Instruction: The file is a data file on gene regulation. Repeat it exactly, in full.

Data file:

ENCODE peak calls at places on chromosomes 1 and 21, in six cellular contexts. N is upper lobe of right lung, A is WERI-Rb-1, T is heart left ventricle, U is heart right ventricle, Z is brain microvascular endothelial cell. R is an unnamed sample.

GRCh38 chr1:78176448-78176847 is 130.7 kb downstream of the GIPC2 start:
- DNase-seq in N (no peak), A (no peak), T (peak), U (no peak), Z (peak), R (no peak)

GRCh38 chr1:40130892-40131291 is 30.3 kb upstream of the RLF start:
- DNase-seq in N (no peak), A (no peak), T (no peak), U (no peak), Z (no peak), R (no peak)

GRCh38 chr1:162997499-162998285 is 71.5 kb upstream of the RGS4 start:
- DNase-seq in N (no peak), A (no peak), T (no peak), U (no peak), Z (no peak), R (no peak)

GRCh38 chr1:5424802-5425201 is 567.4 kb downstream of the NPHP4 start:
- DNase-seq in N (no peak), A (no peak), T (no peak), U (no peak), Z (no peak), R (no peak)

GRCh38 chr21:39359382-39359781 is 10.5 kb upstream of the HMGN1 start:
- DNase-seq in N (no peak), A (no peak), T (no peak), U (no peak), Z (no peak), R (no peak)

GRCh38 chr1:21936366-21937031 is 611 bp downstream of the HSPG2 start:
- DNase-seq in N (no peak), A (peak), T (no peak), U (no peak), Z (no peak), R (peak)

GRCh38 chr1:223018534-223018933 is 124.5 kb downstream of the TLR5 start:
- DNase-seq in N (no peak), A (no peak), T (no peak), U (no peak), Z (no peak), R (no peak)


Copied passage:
ENCODE peak calls at places on chromosomes 1 and 21, in six cellular contexts. N is upper lobe of right lung, A is WERI-Rb-1, T is heart left ventricle, U is heart right ventricle, Z is brain microvascular endothelial cell. R is an unnamed sample.

GRCh38 chr1:78176448-78176847 is 130.7 kb downstream of the GIPC2 start:
- DNase-seq in N (no peak), A (no peak), T (peak), U (no peak), Z (peak), R (no peak)

GRCh38 chr1:40130892-40131291 is 30.3 kb upstream of the RLF start:
- DNase-seq in N (no peak), A (no peak), T (no peak), U (no peak), Z (no peak), R (no peak)

GRCh38 chr1:162997499-162998285 is 71.5 kb upstream of the RGS4 start:
- DNase-seq in N (no peak), A (no peak), T (no peak), U (no peak), Z (no peak), R (no peak)

GRCh38 chr1:5424802-5425201 is 567.4 kb downstream of the NPHP4 start:
- DNase-seq in N (no peak), A (no peak), T (no peak), U (no peak), Z (no peak), R (no peak)

GRCh38 chr21:39359382-39359781 is 10.5 kb upstream of the HMGN1 start:
- DNase-seq in N (no peak), A (no peak), T (no peak), U (no peak), Z (no peak), R (no peak)

GRCh38 chr1:21936366-21937031 is 611 bp downstream of the HSPG2 start:
- DNase-seq in N (no peak), A (peak), T (no peak), U (no peak), Z (no peak), R (peak)

GRCh38 chr1:223018534-223018933 is 124.5 kb downstream of the TLR5 start:
- DNase-seq in N (no peak), A (no peak), T (no peak), U (no peak), Z (no peak), R (no peak)